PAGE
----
That road could lead to Los Angeles but a lot of people don’t want to be in LA, he pointed out. “I think it is an interesting and varied world and the more the big giants battle each other on the market, I think the better for us.”
Muselaers believed from both a business and industry point of view, that we should bring out the popcorn and sit back and watch it unfold.
“After all, it is going to be interesting to see what is going to happen. But from a consumer point of view it’s going to be very, very confusing,” she said. “That’s what we were talking about earlier. There should be smart bundles; there should be better search engines. It’s going to be very chaotic and confusing for the audience out there.”
Do the panelists notice a talent drain as the big players tie in more and more creatives? Mitchell asked.
“I go back to my logic of the R&D,” said Iuzzolino. “There is talent drain: broadcasters back in the UK go ‘Oh my god, we can’t book any writers because that writer is free in 2027 and that one has a multi-billion deal.’ Great. So back new talent then.”
He said it was part of his job to find the new writer and by necessity make a virtue of that. “If there is no-one left who wants to work on something less than $800,000 an hour then let’s find someone who does. There are plenty of young, clever, smart people who want to do that. It’s our job to help them break in.”
Ennis said she totally agreed. “The interesting part is we’ve seen that a lot on the director’s side at Zentropa. They keep coming back because that’s where they can make their own stories. Those are the special stories, the ones you don’t see on mainstream platforms and so forth.”
While Ennis thinks it is great talent can go out there to discover the world before coming back, she also notes a sense of grass not always being greener. “I’m talking directors on an American set compared to being on a Danish set – there is a big difference,” she said. “On an American set you just have to do your job, nobody is asking you what you want, you just do your job because the executives control the whole thing. Here in Denmark a director’s position is the one and all: you have final cut and can say, ‘This is the way I want my story to be told.’”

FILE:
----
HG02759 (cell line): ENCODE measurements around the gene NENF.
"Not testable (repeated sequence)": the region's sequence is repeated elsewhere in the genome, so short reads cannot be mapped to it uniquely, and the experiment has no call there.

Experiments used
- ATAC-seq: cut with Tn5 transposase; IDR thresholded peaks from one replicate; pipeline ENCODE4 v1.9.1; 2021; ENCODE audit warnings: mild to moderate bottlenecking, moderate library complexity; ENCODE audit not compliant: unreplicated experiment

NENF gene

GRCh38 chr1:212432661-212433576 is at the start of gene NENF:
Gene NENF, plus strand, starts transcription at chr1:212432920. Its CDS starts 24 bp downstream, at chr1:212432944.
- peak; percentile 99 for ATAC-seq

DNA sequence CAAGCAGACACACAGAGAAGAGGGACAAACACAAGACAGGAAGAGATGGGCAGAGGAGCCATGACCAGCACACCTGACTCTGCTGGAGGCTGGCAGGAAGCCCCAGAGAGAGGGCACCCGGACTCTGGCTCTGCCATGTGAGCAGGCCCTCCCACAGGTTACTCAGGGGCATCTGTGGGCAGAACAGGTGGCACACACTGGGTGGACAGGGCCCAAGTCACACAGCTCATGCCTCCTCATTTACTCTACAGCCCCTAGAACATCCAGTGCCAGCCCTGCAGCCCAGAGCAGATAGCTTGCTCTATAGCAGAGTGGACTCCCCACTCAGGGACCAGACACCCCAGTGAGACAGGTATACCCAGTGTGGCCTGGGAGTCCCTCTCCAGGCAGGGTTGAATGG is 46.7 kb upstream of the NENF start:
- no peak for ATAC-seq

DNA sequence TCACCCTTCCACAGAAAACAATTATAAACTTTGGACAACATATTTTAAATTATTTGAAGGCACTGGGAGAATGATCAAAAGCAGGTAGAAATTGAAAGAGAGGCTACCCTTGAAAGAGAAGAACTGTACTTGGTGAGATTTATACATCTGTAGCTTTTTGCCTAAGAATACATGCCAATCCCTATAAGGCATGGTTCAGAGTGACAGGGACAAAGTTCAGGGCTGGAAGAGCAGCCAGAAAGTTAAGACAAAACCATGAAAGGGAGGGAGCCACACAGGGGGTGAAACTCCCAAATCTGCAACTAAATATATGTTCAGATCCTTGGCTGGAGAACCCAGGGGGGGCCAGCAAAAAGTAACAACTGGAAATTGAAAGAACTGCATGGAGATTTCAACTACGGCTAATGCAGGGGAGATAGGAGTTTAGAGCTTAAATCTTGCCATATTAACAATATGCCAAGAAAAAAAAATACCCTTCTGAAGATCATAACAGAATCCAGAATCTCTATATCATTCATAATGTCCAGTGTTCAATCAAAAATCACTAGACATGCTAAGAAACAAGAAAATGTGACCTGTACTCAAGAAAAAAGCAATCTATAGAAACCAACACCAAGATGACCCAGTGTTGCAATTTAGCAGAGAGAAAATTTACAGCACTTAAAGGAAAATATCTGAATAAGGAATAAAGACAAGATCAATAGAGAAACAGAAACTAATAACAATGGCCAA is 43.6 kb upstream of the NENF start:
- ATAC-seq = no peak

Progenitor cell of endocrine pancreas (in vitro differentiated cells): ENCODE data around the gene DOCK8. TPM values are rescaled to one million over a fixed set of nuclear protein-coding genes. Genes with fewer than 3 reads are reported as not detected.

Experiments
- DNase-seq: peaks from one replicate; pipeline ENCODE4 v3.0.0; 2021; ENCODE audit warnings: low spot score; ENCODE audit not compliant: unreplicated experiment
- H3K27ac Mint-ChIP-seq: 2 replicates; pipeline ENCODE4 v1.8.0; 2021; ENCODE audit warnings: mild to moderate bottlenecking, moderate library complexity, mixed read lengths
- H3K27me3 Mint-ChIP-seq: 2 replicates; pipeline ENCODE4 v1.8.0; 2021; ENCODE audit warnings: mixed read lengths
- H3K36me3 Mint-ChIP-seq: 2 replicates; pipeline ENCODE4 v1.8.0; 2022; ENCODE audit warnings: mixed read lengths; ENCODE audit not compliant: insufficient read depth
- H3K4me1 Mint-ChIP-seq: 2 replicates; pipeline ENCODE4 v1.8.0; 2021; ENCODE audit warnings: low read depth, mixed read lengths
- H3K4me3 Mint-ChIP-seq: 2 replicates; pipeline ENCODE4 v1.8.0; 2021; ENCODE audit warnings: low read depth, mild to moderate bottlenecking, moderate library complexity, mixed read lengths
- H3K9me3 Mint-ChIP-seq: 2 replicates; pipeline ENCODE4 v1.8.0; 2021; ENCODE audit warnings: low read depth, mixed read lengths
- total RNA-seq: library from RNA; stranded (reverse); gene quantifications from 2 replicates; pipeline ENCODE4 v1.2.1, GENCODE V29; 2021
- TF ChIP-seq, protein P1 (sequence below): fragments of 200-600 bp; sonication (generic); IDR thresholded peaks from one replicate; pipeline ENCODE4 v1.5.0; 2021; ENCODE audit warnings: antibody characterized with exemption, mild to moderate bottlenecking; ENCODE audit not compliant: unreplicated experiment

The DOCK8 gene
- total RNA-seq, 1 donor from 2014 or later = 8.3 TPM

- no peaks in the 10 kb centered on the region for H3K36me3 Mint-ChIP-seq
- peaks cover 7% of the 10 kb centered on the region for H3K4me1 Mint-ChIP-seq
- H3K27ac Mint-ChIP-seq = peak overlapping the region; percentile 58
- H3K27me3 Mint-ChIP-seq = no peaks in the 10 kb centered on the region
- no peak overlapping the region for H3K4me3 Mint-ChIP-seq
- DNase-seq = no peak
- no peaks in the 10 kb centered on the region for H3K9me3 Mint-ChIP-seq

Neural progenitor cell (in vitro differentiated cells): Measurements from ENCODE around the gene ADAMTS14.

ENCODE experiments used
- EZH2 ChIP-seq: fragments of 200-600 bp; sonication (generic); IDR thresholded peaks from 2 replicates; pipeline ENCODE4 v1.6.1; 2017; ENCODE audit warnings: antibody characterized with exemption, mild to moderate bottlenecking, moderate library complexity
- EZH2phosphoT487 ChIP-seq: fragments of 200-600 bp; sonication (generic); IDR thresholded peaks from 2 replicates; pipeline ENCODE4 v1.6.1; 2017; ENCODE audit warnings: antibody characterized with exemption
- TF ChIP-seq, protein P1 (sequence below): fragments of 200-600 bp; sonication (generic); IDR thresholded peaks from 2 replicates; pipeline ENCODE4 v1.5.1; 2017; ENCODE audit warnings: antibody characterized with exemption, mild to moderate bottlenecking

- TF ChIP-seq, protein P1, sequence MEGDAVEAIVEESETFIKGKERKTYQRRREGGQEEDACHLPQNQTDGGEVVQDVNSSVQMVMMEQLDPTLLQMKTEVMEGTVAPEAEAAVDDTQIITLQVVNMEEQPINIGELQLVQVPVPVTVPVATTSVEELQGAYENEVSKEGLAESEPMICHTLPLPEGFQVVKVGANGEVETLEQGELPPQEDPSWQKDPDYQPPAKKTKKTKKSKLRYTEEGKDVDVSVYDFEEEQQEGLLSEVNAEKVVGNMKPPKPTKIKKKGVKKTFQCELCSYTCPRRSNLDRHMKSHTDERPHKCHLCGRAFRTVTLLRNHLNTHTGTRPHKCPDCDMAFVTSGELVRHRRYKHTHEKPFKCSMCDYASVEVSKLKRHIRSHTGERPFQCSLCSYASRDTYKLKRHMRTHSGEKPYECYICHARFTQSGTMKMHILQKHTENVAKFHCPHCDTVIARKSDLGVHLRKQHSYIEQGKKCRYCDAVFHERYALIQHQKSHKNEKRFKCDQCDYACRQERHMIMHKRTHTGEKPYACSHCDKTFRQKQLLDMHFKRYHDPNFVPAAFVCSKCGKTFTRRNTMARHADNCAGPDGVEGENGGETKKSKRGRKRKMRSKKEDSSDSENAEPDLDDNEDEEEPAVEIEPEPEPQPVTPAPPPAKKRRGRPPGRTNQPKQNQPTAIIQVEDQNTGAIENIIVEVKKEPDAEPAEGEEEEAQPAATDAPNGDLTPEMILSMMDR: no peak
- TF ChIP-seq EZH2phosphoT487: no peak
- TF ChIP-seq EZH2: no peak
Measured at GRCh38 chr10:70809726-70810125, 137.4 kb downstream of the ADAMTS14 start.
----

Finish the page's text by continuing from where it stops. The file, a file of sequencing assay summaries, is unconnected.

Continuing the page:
Iuzzolino pointed out that in most global industries scale is considered to be the apex. “But we are lucky as we live in a world where scale doesn’t equate to quality and doesn’t equate to freedom.” Some people seek scale and it is their joy and their pleasure to work with 700 people on set, other people loathe that. “No one is right and wrong, I think there are different ways to express creativity.”
Ennis said the key is knowing who you are dealing with and what you are dealing with. “I think it is true that now talent, even producers, are finding out what it is like to work with the giants. It’s a different beast and it is working for hire, for example.”
Added Iuzzolino: “Sometimes I talk to directors who tell me they much prefer to work on teeny budgets in small European countries because no-one bothers them and they can create their shows. Their experience outside has been more brutal and bruising because sure, it was glossier, but ultimately is the product any better?”
How are the needs of platforms evolving? Mitchell wanted to know.
Joly noted that the very big platforms such iTunes are non-selective so they have one of the most diverse European catalogues. “That’s a paradox. The big local ones are looking for mainstream content,” she said. “It’s very difficult when you have independent films to locally distribute them on the main local platforms whereas you can easily distribute them on the global ones available everywhere.”
She then pointed to the host of independent, specialised niche platforms that can do a good job “for example, Filmin in Spain which in some cases outperformed iTunes because they do a good editorial job and they have the right audience for that”.
It is tailor-made distribution and dependent on the platform you have to bring the corresponding content, Joly believed. “At least for the major local platforms the trend is towards mainstream content, unfortunately.”